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A Scared Firefighter up in the Bucket, part three
What he was afraid of then. What he's afraid of now.
Trying to keep up
This essay is the conclusion to my Scared firefighter up in the bucket thread which started out ostensibly being about the only time I ever got scared during my ten year firefighting career but which kind of mutated into a bunch of digressions on the philosophy of mind, the history of AI chatbots, recollections of a dinner party featuring Douglas Hofstadter and Daniel Dennett, and the wonders of the seasonal garden my wife creates anew each year on our back porch. Part three of this essay may make a bit more sense if you’ve read either or both or part one and/or part two.
Since I started this little sequence a few weeks ago the phenomenon of generative pre-trained transformer AI chat engines, also known as large language models, ‘LLMs’ has gone from something that computer scientists and geeks were talking about amongst ourselves to front-page news. Among other things, we’ve seen: U.S. Senators saying that these new technologies pose threats to our economy and national security; an open letter signed by AI experts calling for a moratorium; a backlash to that open letter, and new new mind-boggling AI applications appearing seemingly every day.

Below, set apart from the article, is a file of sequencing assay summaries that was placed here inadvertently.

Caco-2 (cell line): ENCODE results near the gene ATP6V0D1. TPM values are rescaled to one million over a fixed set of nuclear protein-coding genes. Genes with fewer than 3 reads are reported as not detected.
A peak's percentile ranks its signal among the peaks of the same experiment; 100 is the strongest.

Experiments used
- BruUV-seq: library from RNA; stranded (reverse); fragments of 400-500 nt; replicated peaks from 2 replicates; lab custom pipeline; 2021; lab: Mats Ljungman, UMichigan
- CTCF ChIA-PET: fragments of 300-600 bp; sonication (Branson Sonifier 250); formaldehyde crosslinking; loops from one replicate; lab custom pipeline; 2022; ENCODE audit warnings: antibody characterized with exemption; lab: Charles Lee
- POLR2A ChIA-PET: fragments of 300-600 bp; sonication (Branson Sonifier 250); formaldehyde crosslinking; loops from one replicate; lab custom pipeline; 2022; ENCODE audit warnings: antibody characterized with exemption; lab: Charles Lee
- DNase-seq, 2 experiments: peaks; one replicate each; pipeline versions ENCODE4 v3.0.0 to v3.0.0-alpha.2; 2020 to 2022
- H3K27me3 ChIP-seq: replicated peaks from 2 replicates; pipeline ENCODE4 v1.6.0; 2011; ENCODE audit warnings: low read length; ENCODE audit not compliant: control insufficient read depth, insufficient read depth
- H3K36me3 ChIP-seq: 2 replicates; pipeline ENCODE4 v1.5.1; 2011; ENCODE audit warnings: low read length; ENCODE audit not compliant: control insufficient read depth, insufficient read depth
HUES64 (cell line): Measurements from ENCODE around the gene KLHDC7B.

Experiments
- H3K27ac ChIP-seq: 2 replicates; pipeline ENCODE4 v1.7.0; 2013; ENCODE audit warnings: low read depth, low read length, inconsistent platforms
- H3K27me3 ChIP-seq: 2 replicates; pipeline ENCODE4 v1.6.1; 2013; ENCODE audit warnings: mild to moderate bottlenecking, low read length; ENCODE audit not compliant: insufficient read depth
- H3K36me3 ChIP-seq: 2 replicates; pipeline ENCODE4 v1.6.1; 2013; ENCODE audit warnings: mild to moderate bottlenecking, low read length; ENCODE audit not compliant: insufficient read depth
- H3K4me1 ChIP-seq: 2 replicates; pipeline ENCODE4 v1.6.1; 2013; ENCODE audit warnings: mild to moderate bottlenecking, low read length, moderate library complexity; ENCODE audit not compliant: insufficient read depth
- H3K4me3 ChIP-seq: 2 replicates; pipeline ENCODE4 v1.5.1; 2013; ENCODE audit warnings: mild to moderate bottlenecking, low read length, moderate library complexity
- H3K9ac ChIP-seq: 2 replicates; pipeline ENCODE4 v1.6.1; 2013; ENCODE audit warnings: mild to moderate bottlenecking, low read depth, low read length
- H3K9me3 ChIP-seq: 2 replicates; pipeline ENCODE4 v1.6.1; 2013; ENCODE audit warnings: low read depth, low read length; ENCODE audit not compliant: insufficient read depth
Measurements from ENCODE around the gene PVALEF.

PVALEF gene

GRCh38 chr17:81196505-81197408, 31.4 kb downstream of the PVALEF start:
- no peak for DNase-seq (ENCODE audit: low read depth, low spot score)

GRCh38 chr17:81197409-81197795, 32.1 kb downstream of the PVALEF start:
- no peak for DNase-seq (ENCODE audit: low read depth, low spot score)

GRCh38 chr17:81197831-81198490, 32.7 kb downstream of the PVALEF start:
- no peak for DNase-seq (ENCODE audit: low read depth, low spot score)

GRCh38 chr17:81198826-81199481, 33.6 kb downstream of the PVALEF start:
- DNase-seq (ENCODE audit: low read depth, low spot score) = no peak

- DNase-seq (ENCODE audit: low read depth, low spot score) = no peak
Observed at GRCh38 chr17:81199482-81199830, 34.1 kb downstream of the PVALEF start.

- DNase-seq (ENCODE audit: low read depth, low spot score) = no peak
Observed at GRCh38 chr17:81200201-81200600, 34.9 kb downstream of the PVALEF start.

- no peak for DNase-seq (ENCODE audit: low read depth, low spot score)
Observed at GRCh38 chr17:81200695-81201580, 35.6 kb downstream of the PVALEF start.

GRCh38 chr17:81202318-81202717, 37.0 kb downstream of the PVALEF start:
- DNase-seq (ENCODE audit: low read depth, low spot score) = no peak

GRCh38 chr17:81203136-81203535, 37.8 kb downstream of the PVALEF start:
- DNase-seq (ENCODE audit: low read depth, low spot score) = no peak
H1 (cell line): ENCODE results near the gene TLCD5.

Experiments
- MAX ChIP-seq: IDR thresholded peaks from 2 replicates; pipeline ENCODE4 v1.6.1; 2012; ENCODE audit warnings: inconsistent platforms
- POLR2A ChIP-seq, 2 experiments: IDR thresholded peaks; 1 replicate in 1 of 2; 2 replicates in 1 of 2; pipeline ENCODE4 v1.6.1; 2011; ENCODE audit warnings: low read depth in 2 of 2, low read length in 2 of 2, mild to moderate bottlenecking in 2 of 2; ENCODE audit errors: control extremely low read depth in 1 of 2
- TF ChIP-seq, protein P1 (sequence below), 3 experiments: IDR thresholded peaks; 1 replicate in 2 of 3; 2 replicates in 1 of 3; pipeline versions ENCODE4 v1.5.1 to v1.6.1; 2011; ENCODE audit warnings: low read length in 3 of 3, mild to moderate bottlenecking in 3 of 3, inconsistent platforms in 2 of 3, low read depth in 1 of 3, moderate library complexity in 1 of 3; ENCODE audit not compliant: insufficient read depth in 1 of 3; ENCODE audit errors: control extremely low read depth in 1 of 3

Every time I think I know what I want to say about all this stuff some other big AI news drops. It’s made me feel like the Red Queen, running flat out just to stay in the same place.
A breakthrough at the scene of the fire
So, anyway, about that fire.
When I was ten years old I was obsessed with the Pogo comics by Walt Kelly. Which, if you’re not familiar with Pogo, it is my sad duty to inform you that you have a big hole in your education, which I suggest you address with all due dispatch.
One of Kelly’s many running gags concerned the hapless volunteer fire department of the Okefenokee Swamp. They’d show up from time to time, apropos of nothing in particular, doing something that had nothing to do with firefighting, with the littlest one always adding “I carry the hose.” Here’s how that gag ended:
Well, something similar happened at that house fire I’ve been telling you about. Murphy was directing the master stream from the Bronto’s water cannon into the house through that dormer window, with good effect, when, unbeknownst to us the jet of water broke through the fire-weakened roof on the other side of the attic and bowled over two firefighters and one assistant chief on the rear side of the building.
Now, not only is it no fun to get knocked over by a stream of water coming at you at the rate of eleven hundred gallons per second, if you’ve read the earlier installments of this narrative you’ll recall that the guys attacking the fire from the rear of the house were already dealing with a thicket of underbrush and a live electrical wire. So knocking them over like bowling pins was not an optimal development on the fire ground.
When Assistant Chief Joey came on the radio to inform us of this mishap, believe me, he was not in a good mood about it. We’ll come back to this.
Varieties of AI-genic Existential Dread